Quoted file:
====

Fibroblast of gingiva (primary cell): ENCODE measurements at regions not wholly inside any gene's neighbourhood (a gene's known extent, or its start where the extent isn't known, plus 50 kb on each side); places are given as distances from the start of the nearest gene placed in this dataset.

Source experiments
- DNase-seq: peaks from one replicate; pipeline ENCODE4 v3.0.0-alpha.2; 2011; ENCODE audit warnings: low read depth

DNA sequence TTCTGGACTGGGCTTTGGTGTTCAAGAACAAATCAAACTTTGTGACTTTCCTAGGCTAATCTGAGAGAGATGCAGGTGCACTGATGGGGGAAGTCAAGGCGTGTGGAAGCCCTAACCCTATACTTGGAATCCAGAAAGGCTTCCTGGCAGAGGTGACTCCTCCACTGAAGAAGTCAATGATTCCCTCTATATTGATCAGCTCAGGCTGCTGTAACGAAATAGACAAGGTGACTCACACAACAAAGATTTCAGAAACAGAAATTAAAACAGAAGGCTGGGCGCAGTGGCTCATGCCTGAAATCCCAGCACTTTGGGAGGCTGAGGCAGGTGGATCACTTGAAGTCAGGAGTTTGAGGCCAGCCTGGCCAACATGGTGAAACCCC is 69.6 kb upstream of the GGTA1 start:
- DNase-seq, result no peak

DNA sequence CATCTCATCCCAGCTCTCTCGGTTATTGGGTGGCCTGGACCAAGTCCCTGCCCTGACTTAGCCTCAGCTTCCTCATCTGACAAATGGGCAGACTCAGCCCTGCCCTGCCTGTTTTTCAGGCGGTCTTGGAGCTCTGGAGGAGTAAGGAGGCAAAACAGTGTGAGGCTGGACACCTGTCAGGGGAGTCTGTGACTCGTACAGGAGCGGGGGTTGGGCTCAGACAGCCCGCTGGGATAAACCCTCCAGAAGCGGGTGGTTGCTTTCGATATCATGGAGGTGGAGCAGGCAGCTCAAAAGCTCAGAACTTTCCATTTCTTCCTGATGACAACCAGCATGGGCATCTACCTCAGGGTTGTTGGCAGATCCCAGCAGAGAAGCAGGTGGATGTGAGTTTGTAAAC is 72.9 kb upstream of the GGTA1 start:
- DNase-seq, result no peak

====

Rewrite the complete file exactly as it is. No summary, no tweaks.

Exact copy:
Fibroblast of gingiva (primary cell): ENCODE measurements at regions not wholly inside any gene's neighbourhood (a gene's known extent, or its start where the extent isn't known, plus 50 kb on each side); places are given as distances from the start of the nearest gene placed in this dataset.

Source experiments
- DNase-seq: peaks from one replicate; pipeline ENCODE4 v3.0.0-alpha.2; 2011; ENCODE audit warnings: low read depth

DNA sequence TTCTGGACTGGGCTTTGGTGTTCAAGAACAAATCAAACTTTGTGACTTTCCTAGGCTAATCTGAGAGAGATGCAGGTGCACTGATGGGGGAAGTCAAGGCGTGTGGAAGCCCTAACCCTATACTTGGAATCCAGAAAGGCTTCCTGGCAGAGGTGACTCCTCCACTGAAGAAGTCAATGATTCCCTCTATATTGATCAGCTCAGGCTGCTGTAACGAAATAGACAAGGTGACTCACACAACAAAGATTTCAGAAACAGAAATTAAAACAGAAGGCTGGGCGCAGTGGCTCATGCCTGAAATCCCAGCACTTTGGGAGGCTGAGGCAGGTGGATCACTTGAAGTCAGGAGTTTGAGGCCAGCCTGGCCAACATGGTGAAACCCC is 69.6 kb upstream of the GGTA1 start:
- DNase-seq, result no peak

DNA sequence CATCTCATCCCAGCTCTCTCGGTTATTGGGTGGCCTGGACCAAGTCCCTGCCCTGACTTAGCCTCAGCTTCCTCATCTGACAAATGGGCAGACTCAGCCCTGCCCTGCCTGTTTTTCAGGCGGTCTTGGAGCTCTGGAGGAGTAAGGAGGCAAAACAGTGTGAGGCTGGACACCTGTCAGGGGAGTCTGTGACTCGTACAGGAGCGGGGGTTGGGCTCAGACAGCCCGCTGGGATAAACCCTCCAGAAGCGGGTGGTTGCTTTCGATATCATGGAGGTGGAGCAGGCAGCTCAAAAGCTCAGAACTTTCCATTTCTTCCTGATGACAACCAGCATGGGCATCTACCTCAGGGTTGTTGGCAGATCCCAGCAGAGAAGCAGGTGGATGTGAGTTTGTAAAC is 72.9 kb upstream of the GGTA1 start:
- DNase-seq, result no peak